I contact Brad Eastman, a host who describes his party online in slightly less extreme terms than Brian:

“Election Lingerie Party:

Wear your best lingerie and come to the best election party around. Invite as many people as you can and come be guaranteed someone to take home. (given enough people show up) Both trunks and asses are welcome.”

I ask Brad, a senior at West Virginia University, if anyone doubted the flyers and mass e-mails he sent out about his Votergasm party. His reply sounds shocked.

“It’s the real deal,” he says. “It’s not a joke.”

Eight hundred miles to the north of Brad, the host of the “Rochesterian Sexulitical Revival” also plans on going “over the top” — Republican vs. Democrat beer pong, porn playing on TV screens, free drinks to girls who flash the bartender.

“Rochesterian Sexulitical Revival:

It could be just what the Doc ordered to cure the Rochester, N.Y., youth scene of their sexual/political lethargy — If you’re horny and motivated, spread the word via all the appropriate channels!”

But the host, Kevin, stops short of saying all guests must pledge.

“It’s a noble idea,” he says. “But it’s almost impossible to implement unless you have a significant other.”

Perhaps. But at West Virginia, Brad (who, incidentally, plans on fulfilling his pledge with his girlfriend), says he will only allow pledges to attend. Most guests will be singles. More than 50 plan on coming, he tells me. To help them out, he’s convinced his school’s public health program to donate contraception — condoms he will put around the room in little bowls, like party favors.

The liberated Yale woman in me laughs out loud. Then, the liberated Yale woman in me decides to attend a party labeled “Political Orgy in Cambridge.”

“Political Orgy in Cambridge:

Enjoy food and drink of the sweetest nature. Endulge [sic] in the fruits of mass marketing punditry. Show off your political zeal, and take pleasure in the virility of non-partisan science. GET TO THRUST, BUT VOTE YOU MUST.”

The liberated Yale woman in me tosses a bottle of pepper spray into my purse.

Step Three: Pledge.

One part of the Votergasm site plays over and over in my head on the Amtrak to Boston.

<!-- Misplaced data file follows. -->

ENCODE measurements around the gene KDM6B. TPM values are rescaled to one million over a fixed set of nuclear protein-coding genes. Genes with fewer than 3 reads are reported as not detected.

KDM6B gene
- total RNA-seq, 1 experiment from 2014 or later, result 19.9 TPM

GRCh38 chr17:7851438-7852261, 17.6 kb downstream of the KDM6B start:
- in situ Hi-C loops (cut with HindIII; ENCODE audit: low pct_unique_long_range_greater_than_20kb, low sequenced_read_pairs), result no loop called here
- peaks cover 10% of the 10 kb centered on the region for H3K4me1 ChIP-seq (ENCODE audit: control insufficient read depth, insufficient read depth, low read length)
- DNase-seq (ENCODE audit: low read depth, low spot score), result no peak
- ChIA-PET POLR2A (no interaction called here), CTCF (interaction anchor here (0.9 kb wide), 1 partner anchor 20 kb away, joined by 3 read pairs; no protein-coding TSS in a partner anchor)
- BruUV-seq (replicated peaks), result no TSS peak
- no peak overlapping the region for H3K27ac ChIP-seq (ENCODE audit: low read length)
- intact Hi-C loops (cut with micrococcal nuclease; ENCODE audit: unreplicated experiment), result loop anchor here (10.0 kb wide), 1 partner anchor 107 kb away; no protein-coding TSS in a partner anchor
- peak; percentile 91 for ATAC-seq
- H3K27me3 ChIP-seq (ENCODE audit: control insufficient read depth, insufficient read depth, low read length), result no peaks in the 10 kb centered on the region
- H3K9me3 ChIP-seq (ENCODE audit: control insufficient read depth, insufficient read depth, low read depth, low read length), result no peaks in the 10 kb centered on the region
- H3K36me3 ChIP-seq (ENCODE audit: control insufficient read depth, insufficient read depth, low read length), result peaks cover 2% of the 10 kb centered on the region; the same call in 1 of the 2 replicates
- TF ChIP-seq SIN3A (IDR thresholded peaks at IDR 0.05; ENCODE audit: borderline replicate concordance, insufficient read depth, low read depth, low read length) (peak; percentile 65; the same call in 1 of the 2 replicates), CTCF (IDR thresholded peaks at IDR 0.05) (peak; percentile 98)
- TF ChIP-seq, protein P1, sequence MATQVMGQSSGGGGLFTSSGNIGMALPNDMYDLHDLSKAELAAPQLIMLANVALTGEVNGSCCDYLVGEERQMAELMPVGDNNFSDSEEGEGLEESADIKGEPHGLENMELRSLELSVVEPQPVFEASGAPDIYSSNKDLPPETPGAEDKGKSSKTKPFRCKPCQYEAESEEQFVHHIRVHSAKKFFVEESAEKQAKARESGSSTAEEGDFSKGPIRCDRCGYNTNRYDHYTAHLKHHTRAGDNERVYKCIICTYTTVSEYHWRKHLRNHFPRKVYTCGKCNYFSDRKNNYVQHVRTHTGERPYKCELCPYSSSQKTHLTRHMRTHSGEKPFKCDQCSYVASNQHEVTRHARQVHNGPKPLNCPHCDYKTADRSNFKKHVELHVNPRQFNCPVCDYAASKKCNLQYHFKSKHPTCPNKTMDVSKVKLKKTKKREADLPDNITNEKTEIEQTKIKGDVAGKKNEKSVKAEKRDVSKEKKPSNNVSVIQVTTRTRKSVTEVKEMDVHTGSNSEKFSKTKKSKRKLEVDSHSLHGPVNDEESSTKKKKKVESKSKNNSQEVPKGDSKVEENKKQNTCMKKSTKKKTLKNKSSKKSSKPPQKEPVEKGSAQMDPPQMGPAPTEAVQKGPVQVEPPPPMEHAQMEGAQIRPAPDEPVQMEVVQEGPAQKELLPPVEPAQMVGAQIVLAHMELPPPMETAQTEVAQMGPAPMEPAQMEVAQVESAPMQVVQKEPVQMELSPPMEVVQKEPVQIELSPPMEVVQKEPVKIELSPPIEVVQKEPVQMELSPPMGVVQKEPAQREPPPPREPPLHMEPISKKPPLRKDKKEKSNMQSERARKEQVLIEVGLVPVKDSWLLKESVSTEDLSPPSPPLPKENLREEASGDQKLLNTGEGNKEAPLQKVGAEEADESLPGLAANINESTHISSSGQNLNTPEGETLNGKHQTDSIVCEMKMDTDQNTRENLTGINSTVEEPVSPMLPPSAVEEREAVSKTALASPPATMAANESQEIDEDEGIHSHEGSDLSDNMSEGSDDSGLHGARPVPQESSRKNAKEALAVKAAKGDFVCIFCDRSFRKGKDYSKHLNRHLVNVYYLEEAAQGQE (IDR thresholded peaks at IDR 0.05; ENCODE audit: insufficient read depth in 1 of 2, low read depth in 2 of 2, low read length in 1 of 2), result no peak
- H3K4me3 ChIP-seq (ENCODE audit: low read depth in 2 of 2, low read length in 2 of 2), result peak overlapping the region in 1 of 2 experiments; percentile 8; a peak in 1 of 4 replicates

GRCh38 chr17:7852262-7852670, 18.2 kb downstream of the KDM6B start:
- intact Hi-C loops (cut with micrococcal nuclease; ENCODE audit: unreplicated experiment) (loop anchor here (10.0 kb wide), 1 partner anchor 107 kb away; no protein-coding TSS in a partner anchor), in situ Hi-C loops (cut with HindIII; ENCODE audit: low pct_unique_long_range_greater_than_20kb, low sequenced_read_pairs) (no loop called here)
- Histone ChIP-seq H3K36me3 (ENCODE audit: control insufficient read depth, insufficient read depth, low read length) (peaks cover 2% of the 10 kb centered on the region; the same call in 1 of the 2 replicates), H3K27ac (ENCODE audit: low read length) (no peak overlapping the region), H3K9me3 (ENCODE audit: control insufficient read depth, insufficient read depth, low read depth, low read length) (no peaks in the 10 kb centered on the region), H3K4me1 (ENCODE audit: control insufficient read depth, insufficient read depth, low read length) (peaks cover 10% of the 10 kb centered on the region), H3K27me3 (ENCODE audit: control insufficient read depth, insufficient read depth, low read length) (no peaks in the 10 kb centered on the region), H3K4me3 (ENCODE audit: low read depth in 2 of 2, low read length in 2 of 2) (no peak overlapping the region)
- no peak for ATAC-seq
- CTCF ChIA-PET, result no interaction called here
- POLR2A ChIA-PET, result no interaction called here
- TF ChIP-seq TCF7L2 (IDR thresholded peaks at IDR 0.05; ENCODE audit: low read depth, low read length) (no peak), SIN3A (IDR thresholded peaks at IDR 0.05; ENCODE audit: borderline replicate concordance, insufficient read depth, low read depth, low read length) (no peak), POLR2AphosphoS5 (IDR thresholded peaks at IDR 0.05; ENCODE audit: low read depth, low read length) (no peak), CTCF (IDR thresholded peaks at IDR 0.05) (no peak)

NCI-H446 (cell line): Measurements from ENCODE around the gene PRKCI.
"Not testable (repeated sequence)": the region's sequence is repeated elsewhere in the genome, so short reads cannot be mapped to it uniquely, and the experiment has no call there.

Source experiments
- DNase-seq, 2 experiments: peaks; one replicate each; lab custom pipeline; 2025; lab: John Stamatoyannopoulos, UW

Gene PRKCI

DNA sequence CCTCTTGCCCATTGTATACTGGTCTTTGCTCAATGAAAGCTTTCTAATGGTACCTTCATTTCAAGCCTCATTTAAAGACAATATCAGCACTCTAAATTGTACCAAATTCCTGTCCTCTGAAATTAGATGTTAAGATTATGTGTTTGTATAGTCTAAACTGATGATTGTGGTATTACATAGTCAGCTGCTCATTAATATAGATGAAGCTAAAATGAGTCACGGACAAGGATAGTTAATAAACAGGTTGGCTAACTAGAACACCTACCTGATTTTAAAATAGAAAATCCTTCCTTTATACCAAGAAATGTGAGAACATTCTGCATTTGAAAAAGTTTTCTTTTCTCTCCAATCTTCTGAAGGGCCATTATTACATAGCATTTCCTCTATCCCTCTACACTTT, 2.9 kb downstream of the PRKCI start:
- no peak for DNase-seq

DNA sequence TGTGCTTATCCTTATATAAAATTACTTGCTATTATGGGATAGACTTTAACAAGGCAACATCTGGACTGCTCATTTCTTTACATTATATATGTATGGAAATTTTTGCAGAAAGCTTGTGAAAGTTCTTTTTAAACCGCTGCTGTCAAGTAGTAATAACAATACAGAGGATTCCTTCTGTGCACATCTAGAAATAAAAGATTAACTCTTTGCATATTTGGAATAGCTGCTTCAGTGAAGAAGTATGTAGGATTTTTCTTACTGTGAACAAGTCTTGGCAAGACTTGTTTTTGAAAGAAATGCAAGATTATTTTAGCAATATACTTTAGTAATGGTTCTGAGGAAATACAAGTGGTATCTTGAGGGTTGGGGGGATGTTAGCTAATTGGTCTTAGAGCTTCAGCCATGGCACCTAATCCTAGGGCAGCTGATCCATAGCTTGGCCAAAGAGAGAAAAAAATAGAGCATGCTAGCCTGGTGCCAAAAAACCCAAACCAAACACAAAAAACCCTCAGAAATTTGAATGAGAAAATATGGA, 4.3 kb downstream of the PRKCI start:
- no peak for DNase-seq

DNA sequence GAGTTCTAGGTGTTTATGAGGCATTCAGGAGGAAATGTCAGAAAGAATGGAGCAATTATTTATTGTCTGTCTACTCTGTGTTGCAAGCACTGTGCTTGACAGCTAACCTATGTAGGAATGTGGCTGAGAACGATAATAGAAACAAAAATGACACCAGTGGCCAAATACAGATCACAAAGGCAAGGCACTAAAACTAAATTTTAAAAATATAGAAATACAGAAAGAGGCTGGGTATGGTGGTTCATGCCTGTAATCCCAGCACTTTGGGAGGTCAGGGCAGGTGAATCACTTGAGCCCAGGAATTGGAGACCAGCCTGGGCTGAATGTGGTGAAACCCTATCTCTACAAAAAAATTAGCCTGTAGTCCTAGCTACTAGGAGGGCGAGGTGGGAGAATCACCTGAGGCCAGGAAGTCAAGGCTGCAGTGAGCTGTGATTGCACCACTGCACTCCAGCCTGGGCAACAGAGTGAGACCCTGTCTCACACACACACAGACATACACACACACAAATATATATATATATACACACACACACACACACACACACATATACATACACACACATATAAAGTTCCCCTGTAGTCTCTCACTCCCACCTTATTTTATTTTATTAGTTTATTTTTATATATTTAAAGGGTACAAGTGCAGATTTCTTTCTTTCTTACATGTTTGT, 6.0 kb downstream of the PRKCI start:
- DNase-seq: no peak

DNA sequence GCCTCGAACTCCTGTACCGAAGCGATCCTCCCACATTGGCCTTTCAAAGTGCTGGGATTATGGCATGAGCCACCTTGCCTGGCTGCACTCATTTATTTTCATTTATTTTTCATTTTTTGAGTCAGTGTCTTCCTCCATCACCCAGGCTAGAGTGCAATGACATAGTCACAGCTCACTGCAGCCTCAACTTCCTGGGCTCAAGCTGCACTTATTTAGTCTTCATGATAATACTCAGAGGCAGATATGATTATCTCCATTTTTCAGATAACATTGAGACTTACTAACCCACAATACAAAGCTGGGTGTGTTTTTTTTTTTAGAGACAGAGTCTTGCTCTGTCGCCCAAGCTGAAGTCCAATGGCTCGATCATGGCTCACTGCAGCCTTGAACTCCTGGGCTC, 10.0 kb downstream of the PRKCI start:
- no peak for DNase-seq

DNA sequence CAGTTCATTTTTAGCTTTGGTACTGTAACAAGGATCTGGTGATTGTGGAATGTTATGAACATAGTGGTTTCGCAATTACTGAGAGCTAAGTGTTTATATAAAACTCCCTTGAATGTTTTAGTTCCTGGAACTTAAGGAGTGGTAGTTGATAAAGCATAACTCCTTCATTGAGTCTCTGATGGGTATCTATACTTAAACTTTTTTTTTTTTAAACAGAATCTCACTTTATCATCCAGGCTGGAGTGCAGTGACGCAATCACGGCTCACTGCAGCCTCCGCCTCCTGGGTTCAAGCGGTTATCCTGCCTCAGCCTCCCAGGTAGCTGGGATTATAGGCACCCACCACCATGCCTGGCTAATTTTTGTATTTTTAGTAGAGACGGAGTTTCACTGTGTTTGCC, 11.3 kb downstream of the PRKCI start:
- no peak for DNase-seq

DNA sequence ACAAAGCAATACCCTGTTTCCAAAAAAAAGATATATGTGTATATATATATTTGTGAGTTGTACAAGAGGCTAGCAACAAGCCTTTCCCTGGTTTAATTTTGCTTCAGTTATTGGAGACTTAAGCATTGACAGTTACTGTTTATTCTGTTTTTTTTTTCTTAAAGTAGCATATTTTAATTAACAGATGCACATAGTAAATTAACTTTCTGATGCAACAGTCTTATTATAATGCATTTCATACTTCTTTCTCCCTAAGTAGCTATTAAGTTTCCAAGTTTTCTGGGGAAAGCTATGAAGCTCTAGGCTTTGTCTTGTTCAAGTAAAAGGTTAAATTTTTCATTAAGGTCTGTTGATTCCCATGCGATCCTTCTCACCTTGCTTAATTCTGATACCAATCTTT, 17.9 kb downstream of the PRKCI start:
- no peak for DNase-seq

“Pledge-fulfilling sex must be safe, consensual, legal, generous and hot.” Consensual and legal, I repeat to myself. Consensual and legal.

I want to attend a Votergasm party to observe youth culture and sexual liberation and the play between sex and politics. I want to watch my peers frolic with enthusiastic abandon as we put a liberal in the White House. I want to see the revolution happen. And while the world is rocking into new frontiers, I want to pen proof of a youth passion for politics, even if that passion needs to be prodded into action with, well, action.

I don’t want to go to a Votergasm party to get raped.

Some party-planners seemed concerned about consent issues. Brad, the student from West Virginia, even attached a half-page-long disclaimer to all the party’s promotional flyers, reiterating sex must be “consensual and legal.” His guests have to sign a form that says the same. But, he adds, the disclaimer also says that “everyone will have someone to go home with, pending that the ratio of guys to girls is pretty equal.”

The Cambridge party, the party I am attending, does not explicitly guarantee that everyone will have sex. Neither does it explicitly guarantee that nobody will have unwanted sex.

But it’s okay, I think to myself. After all, I’ve decided to participate in the revolution by attending the party — not by pledging to have sex. I’m just the reporter.

The Political Orgy’s host e-mails me with different ideas.

He won’t force me to have sex, he says. But to get the best angle for my article, to “psychologically relate” to the other guests, I should pledge.